Adding to the shower of award season shows, the Broadcast Film Critics Association and Broadcast Television Journalists Association, the organizations behind the Critics’ Choice Awards, are launching “the Critics’ Choice Documentary Awards, which will honor both documentary features and non-fiction television,” reports Scott Feinberg of The Hollywood Reporter. The inaugural show is currently slated to take place on November 3rd at BRIC in Brooklyn says Dave McNary of Variety, while the already established Critics’ Choice Awards will take in January, sans documentary and non-fiction categories.
While awards season feels a ways off yet, the fall festival circuit is creeping closer and closer with new lineup announces from both the Irish Film Institute Documentary Festival and the Toronto International Film Festival, whose Canadian lineup revealed new work from Hugh Gibson, Fred Peabody and Brigitte Berman, among others. POV Magazine’s Pat Mullen, IndieWire’s Kate Erbland and Realscreen’s Daniele Alcinii each covered TIFF’s announcement, while Alcinii followed up with several doc filmmakers to get a bit of early insight into their projects. Over at IDA’s page, Matt Turner wrote at length on the hybrid doc highlights of this year’s Karlovy Vary International Film Festival, while at What (not) To Doc, Basil Tsiokos previewed the non-fiction offerings to be presented at Kosovo’s 15th annual Dokufest and the 69th annual Locarno Film Festival.
Fall festival season is nearing and with the first lineup announcements of both the Toronto and Venice Film Festivals, my anticipation is quickly mounting. Among the first of many titles to premiere at TIFF is a pair of concert docs in Jonathan Demme’s Justin Timberlake-centered JT + THE TENNESSEE KIDS and Paul Dugdale’s THE ROLLING STONES OLÉ OLÉ OLÉ!: A TRIP ACROSS LATIN AMERICA says the Realscreen staff, while headlining the world premiering doc offerings in Venice is Terrence Malick’s first long in-the-works doc effort VOYAGE OF TIME, as well as Massimo D’Anolfi and Martina Parenti’s SPIRA MIRABILIS notes Manori Ravindran. Looking at a pair of fests currently in progress, Basil Tsiokos previewed the nonfiction works screening at the Melbourne International Film Festival and Michael Moore’s Traverse City Film Festival.
This past week, The Grierson Trust released it’s extensive shortlist of docs up for this year’s Grierson Awards, naming heavy hitters like AMY, THE LOOK OF SILENCE and CARTEL LAND in contention for the Bertha DocHouse Best Cinema Documentary award. BBC noted the record breaking amount of female directors named on the shortlist this year, with 53 women listed, completely “dominating in the best documentary series and best constructed documentary series categories,” while Realscreen’s Daniele Alcinii singled out SHERPA director Jennifer Peedom and MY BEAUTIFUL BROKEN BRAIN helmers Lotje Sodderland and Sophie Robinson “among the record number of female directors to be shortlisted for the Grierson Trust’s 2016 British Documentary Awards.”
Though the Primetime Emmy nominees were announced a couple weeks back and the News & Documentary Emmy nominees the following week, Thursday saw the announcement that director Stanley Nelson, known for his highly regarded work on black history and activism with films like his recent THE BLACK PANTHERS: VANGUARD OF THE REVOLUTION, will receive the Lifetime Achievement Award at the 37th Anual News & Documentary Emmy Awards. Manori Ravindran reported on the news for Realscreen.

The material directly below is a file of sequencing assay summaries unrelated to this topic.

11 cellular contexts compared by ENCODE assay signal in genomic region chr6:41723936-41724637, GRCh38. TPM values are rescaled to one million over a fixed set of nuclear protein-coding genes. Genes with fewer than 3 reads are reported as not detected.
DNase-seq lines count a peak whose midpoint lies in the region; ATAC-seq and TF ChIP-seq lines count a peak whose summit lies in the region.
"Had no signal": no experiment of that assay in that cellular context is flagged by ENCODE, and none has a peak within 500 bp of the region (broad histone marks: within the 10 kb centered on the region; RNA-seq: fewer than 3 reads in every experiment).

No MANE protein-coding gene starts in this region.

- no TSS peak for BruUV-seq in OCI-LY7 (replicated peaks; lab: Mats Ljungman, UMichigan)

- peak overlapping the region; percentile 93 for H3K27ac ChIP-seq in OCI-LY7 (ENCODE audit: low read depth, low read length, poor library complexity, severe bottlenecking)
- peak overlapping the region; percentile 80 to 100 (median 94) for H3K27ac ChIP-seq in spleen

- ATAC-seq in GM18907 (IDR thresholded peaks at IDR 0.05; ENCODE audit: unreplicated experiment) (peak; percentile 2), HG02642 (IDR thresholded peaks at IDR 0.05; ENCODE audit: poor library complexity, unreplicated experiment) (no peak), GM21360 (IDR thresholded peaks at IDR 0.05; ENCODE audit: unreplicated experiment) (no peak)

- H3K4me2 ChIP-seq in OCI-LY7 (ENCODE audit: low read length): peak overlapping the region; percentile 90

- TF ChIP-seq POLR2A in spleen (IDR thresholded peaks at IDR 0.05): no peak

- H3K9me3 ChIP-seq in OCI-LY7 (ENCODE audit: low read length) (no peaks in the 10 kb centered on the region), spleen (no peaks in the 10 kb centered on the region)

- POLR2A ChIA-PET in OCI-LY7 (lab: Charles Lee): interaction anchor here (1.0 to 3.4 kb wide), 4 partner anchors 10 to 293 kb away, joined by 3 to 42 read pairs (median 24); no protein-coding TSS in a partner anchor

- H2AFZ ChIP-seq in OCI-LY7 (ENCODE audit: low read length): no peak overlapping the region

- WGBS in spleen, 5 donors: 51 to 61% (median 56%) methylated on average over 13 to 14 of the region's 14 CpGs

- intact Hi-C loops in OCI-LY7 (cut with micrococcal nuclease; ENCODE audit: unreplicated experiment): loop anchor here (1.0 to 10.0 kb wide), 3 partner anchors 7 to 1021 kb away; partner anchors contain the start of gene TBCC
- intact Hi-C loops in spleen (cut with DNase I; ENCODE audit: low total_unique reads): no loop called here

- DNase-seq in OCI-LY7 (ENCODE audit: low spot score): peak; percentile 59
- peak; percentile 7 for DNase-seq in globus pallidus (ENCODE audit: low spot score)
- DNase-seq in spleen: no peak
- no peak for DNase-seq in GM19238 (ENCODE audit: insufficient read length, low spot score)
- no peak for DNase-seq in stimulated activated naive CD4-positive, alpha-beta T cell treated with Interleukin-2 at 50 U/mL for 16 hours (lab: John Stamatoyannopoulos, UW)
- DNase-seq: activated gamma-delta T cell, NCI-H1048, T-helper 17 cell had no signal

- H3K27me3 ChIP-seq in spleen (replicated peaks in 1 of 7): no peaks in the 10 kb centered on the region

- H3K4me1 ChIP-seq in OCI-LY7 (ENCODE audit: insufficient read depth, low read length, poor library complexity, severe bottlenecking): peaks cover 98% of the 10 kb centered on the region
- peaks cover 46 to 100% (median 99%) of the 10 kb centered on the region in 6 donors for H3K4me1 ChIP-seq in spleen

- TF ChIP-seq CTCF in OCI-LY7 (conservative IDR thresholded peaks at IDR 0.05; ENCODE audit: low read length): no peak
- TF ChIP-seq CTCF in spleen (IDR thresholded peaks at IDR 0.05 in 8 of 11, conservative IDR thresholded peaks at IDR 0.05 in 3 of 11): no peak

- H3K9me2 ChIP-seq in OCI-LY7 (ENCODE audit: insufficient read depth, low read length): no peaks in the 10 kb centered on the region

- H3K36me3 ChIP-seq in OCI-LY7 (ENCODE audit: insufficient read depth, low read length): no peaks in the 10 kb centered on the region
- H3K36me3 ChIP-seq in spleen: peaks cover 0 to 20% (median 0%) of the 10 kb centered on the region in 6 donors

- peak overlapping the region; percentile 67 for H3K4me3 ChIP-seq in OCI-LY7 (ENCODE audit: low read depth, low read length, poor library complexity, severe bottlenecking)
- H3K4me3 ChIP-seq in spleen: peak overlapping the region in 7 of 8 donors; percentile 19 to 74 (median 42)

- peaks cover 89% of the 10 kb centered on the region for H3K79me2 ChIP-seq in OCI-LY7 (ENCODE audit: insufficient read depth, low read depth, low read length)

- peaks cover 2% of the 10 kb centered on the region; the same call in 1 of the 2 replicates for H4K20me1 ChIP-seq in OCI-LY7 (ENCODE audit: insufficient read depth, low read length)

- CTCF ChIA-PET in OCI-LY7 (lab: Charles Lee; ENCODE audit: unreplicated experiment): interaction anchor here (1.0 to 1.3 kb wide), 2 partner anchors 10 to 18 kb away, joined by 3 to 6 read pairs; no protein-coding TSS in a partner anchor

In a sea of exciting doc news, for us at Stranger Than Fiction the most thrilling thing to hit the wire this week was the announcement that our theatrical home, the IFC Center, will be expanding “from 10,328 square feet to 20,071 square feet” according to Kate Erbland‘s exclusive at indieWIRE, more than doubling the number of screens from 5 to 11. In a statement from the article, “John Vanco, Senior Vice President and General Manager of the IFC Center said, ‘IFC Center has spent the past ten years celebrating filmmakers from New York and around the world by showcasing their documentaries, fiction features and short films for Greenwich Village audiences hungry for the best in contemporary and classic cinema. Expanding our facility is crucially important in allowing us to continue to fill a unique and important cultural space in the downtown arts scene, as well as helping vital works of cinema get launched into broader release.'”
The IFC Center is also the home of DOC NYC, who announced this week that Barbara Kopple’s MISS SHARON JONES! will serve as their Opening Night selection, as well as the fact that Jon Alpert, Barbara Kopple and Frederick Wiseman will receive Lifetime Achievement Awards at the festival’s second annual Visionaries Tribute. The announcement was picked up by Gregg Kilday at The Hollywood Reporter, Manori Ravindran at Realscreen and Anne-Katrin Titze at Eye For Film.
Nearing ever closer, the Toronto International Film Festival continues to garner quite a lot of press attention. Rolling Stone’s David Fear posted a list of his top 25 films to look out for, starting with Sydney Pollack’s AMAZING GRACE and including Laurie Anderson’s HEART OF A DOG, Amy Berg’s JANIS: LITTLE GIRL BLUE and more. Similarly, Alexander Huls of Blog TO listed his top 10 docs to catch at the fest, while Eric Kohn named 7 hidden gems that included Mika Taanila and Jussi Eerola’s RETURN OF THE ATOM. Surprisingly absent from each of these lists was Morgan Neville’s KEITH RICHARDS: UNDER THE INFLUENCE, which was extensively featured in The New York Times by Jon Pareles. In The Hollywood Reporter, Todd McCarthy surveyed the fall festival circuit in hopes of gauging the awards season buzz to follow, while Anthony Kaufman outlined the TIFF doc sales market for indieWIRE. And if you are looking for a taste of what’s on the menu at TIFF this year, Realscreen’s Kevin Ritchie has a pair of posts that pair synopses with trailers for each doc on offer.